It probably only took Liz a moment or two to pen the card and likely she’s not been pining away on her latest adventures wondering what’s become of it, but for me, it has incredible value because a friend of mine, one I’ve never met in person mind you, cared enough to do something so few of us even think about any longer.

Who could you send a card or letter to and make their day?

Trust me. This one’s going on display for a while and then it’s going to be tucked away in a drawer for some dreary day in days to come when I’m cleaning up or moving again and I’m going to sit and stop and remember the excitement of seeing what all was inside.

How’s that eCard you got the other day holding up?

And so, James, as you ended yesterday, yes, I’ve still got mail, and I’m quite the better for it.

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Dr. Mark Van Stone’s 2012 Book For iPad Now Available on the iBookstore!

DALLAS –After six months of production and more than four years of scholarly study, Dallas’ Claxton Creative, LLC and San Diego’s Dr. Mark Van Stone edition of 2012: Science & Prophecy of the Ancient Maya now is available on the iBookstore in 32 countries worldwide – just in time to answer one of the most pressing questions of the year: “What did the Maya predict would happen on Dec. 21, 2012?”

Joined in bit parts by 14 renowned Maya scholars from around the world and complete with four 3-D animations of ancient Maya and Aztec works, hundreds of photographs, interactive maps and drawings, and even an interactive puzzle of the historic right panel of Tortuguero Monument 6, Dr. Van Stone’s 32,000-word book was designed for the iPad(R).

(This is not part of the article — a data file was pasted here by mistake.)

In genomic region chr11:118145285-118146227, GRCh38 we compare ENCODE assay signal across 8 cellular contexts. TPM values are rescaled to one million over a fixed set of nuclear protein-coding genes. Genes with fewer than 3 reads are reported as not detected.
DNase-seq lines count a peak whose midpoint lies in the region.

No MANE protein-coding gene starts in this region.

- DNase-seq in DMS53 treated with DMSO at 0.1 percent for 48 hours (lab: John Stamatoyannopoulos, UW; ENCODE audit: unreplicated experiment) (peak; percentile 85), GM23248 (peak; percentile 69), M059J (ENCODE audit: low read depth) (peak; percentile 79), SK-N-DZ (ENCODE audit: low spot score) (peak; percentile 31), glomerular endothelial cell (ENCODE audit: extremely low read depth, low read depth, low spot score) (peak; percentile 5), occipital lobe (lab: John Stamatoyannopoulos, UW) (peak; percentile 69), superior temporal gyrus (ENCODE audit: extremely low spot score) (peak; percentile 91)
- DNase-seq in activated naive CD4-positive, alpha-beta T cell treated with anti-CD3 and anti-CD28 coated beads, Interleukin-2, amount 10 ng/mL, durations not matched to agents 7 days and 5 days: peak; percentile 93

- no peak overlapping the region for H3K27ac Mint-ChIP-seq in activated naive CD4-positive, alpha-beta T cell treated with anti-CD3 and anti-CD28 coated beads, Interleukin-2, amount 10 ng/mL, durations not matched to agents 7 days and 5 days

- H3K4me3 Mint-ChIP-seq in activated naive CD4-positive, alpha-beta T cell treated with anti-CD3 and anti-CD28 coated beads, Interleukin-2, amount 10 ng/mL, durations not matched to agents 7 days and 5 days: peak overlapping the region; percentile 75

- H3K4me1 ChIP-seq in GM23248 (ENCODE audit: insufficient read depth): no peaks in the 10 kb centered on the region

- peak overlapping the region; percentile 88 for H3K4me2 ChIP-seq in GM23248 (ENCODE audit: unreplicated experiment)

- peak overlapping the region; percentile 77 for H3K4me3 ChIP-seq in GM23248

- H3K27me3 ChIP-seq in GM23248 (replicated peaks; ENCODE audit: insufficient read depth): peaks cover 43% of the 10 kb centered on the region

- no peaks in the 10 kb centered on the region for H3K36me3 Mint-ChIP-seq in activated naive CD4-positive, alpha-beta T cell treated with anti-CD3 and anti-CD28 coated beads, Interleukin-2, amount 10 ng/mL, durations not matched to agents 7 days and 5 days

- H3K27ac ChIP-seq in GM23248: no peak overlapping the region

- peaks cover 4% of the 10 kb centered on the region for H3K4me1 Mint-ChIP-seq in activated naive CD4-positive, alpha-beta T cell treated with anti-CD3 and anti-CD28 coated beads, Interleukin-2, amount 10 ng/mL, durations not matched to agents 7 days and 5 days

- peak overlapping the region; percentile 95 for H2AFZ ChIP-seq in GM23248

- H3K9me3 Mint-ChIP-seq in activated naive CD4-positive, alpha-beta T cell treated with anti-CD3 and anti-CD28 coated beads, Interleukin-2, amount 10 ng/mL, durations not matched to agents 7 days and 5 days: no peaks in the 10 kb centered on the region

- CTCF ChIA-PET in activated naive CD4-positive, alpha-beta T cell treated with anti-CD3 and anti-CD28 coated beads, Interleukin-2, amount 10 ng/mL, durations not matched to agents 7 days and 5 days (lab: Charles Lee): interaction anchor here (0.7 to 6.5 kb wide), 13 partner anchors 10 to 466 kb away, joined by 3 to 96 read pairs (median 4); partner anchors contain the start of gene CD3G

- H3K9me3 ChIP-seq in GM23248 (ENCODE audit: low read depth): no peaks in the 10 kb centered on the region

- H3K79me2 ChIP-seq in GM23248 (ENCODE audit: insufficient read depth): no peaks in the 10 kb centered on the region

“If you want to know what the ancient Maya predicted about Dec. 21, 2012, we have worked with Dr. Mark Van Stone to compile the most extensive, interactive, animated and scholarly product that’s ever been produced on the subject, bar none,” said Donald Claxton, the book’s publisher. “We have a ‘Who’s Who of Maya Scholars’ in more than two hours of video clips, 3-D animations, interactive maps, photos and drawings, plus never-before-released interpretations of Maya glyphs. This is the most complete and scholarly source of information about what the Maya did and did not predict.”

The book, printed in English, can be purchased in Australia, Austria, Belgium, Bulgaria, Canada, Cyprus, the Czech Republic, Denmark, Estonia, Finland, France, Germany, Greece, Hungary, Ireland, Italy, Latvia, Lithuania, Luxembourg, Malta, the Netherlands, Norway, Poland, Portugal, Romania, Slovakia, Slovenia, Spain, Sweden, Switzerland, the United Kingdom and the United States.

“It has been a dream come true to see this body of work formatted to work so well on the iPad,” said Dr. Van Stone. “Through the magic of technology, we have been able to revive the Maya and pay tribute to the uniqueness and intelligence of this very special people. What did the Maya predict about Dec. 21 or 23, 2012?

“In my book we explore the most up-to-date interpretations and discoveries of the ancient Maya and explain them in a way that will be accessible to all: to an elementary student working on a class report, a layman searching for answers based on the hype surrounding the 2012 meme, and even the college student or scholar on the quest for greater understanding of the Maya,” Van Stone said.